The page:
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Obama plays down US intervening in Syria
Saturday - 8/24/2013, 3:24am EDT
WASHINGTON (AP) -- President Barack Obama on Friday played down the prospect of speedy U.S. intervention in Syria, stressing the difficulty of ordering military action against the Assad government without a strong international coalition and a legal mandate from the United Nations.
Defense Secretary Chuck Hagel said Obama has asked the Pentagon to provide military options in light of reports that the Syrian government used chemical weapons against civilians. While Hagel declined to discuss any specific force movements, U.S. defense officials said the Navy moved a fourth warship into the region. Each can launch ballistic missiles.
"The Defense Department has a responsibility to provide the president with options for contingencies, and that requires positioning our forces, positioning our assets, to be able to carry out different options -- whatever options the president might choose," Hagel told reporters traveling with him to Asia.
U.S. Navy ships are capable of a variety of military action, including launching Tomahawk cruise missiles, as they did against Libya in 2011 as part of an international action that led to the overthrow of the Libyan government.
While the Obama administration weighed military responses to this week's claims of a large-scale chemical weapons attack near Damascus, Obama spoke as cautiously as ever about getting involved in a war that has killed more than 100,000 people and now includes Hezbollah and al-Qaida.
The president made no mention of the "red line" of chemical weapons use that he marked out for Syrian President Bashar Assad a year ago and that U.S. intelligence says has been breached at least on a small scale several times since.
"If the U.S. goes in and attacks another country without a U.N. mandate and without clear evidence that can be presented, then there are questions in terms of whether international law supports it -- do we have the coalition to make it work?" Obama said Friday. "Those are considerations that we have to take into account."
The reported attack Wednesday, which killed at least 100 people in a Damascus suburb, would amount to the most heinous use of chemical weapons since Saddam Hussein gassed thousands of Kurds in the town of Halabja two-and-half decades ago.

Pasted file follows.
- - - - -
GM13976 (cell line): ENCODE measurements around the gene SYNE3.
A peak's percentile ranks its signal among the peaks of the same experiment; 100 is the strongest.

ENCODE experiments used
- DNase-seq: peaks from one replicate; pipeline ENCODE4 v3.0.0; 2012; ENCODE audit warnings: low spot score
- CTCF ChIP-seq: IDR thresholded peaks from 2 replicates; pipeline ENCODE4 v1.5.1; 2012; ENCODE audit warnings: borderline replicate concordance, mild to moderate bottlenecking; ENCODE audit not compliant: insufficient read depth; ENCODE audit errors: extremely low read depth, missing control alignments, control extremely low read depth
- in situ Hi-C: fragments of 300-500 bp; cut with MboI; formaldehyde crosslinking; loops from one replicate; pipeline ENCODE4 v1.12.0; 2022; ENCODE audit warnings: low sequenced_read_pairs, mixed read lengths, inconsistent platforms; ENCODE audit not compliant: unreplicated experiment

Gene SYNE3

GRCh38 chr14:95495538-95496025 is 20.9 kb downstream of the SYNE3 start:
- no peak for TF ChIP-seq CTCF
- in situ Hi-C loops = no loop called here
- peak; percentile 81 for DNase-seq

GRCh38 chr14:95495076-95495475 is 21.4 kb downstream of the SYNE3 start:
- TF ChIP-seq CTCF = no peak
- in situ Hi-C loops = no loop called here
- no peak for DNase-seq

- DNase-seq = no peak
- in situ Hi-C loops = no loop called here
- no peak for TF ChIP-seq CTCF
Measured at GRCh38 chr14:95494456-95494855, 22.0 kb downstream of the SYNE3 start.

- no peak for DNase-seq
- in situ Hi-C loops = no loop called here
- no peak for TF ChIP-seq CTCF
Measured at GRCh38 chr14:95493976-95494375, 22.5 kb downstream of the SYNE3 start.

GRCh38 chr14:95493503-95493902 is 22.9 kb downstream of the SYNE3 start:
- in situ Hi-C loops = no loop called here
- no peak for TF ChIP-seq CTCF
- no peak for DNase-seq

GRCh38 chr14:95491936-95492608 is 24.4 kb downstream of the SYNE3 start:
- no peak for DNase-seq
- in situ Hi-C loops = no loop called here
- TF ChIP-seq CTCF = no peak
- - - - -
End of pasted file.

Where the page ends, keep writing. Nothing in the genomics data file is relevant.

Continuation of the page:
Obama conceded in an interview on CNN's "New Day" program that the episode is a "big event of grave concern" that requires American attention. He said any large-scale chemical weapons usage would affect "core national interests" of the United States and its allies. But nothing he said signaled a shift toward U.S. action.
U.S. defense officials said the additional warship was moved into the eastern Mediterranean Sea. There are no immediate orders for any missile launch into Syria, said the officials, who spoke on condition of anonymity because they weren't authorized to discuss ship movements publicly. But if the U.S. wants to send a message to Assad, the most likely military action would be a Tomahawk missile strike, launched from a ship in the Mediterranean.
For a year now, Obama has threatened to punish Assad's regime if it resorted to its chemical weapons arsenal, among the world's vastest, saying use or even deployment of such weapons of mass destruction constituted a "red line" for him. A U.S. intelligence assessment concluded in June chemical weapons have been used in Syria's civil war, but Washington has taken no military action against Assad's forces.
U.S. officials have instead focused on trying to organize a peace conference between the government and opposition. Obama has authorized weapons deliveries to rebel groups, but none is believed to have been sent so far.
In his first comments on Syria since the alleged chemical attack, Obama said the U.S. is still trying to find out what happened.
U.S. confirmation took more than four months after rebels similarly reported chemical attacks in February, though in this instance a U.N. chemical weapons team is already on the ground in Syria. Assad's government, then as now, has denied the claims as baseless.
Obama also cited the need for the U.S. to be part of a coalition in dealing with Syria. America's ability by itself to solve the Arab country's sectarian fighting is "overstated," he said.
And, in a break from his tough rhetoric of August 2012, Obama suggested the importance of the U.N. authorizing military intervention like in 2011 when a U.S.-led bombing campaign helped oust Libyan dictator Moammar Gadhafi. Such a scenario is almost impossible to imagine in Syria's case. Russia has made it clear that it won't sign off on any such mission. Russia has exercised its veto to block all efforts at the U.N. Security Council to condemn or put sanctions on the Assad regime, its closest ally in the Middle East.